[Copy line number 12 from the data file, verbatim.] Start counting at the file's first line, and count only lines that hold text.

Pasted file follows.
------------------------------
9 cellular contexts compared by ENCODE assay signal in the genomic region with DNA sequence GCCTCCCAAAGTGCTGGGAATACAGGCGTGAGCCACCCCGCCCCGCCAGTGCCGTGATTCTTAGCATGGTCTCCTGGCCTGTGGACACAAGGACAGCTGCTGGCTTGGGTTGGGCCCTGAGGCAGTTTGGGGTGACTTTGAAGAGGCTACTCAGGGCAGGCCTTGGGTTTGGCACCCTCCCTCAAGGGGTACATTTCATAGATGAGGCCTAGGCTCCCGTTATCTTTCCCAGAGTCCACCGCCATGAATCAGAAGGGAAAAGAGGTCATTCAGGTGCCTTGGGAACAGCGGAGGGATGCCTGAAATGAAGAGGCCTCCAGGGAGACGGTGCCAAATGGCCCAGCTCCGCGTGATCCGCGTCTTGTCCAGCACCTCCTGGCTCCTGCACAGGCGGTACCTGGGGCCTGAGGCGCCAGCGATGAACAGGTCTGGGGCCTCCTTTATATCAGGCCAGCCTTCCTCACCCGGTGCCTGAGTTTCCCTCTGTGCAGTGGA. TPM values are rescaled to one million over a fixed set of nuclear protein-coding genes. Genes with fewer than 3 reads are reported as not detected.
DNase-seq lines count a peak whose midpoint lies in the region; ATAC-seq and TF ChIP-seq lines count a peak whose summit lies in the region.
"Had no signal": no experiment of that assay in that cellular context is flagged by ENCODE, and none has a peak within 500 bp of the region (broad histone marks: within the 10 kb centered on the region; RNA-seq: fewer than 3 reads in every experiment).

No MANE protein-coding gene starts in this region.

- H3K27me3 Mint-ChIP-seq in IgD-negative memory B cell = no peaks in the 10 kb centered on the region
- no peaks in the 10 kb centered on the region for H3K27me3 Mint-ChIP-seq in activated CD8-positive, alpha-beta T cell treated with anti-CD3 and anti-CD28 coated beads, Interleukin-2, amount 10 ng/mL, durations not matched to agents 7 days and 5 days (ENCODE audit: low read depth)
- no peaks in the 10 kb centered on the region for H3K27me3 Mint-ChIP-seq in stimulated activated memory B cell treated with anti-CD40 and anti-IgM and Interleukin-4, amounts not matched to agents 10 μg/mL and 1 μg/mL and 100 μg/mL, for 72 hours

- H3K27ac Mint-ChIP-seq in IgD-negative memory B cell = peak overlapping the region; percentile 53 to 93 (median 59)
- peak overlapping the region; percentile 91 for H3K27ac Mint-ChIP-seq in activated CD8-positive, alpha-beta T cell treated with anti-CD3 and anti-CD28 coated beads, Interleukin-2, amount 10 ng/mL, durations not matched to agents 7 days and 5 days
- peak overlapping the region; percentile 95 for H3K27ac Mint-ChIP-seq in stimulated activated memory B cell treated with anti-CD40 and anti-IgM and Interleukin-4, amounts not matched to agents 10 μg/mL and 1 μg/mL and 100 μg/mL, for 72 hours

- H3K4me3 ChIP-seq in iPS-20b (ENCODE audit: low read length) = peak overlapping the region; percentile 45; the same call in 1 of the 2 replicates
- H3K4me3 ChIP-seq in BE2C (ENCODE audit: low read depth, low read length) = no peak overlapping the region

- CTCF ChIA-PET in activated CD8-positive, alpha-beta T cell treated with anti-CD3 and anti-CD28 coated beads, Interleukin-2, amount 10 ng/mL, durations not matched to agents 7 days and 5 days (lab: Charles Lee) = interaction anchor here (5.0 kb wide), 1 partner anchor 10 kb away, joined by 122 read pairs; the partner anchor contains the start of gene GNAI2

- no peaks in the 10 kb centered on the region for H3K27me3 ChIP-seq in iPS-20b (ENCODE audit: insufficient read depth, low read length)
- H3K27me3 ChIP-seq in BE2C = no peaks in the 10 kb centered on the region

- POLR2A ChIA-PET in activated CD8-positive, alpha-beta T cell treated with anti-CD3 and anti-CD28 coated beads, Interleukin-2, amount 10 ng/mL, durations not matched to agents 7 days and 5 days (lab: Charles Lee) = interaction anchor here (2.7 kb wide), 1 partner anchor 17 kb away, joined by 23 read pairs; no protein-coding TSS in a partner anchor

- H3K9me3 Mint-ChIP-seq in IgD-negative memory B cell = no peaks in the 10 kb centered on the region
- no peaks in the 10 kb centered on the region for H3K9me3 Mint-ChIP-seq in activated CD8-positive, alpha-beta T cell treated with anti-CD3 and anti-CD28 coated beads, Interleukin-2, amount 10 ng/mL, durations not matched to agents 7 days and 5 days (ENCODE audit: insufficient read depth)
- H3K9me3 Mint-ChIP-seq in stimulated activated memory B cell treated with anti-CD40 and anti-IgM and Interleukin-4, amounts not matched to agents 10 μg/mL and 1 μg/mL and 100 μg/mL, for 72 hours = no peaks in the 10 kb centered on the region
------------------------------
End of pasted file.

- H3K4me3 ChIP-seq in BE2C (ENCODE audit: low read depth, low read length) = no peak overlapping the region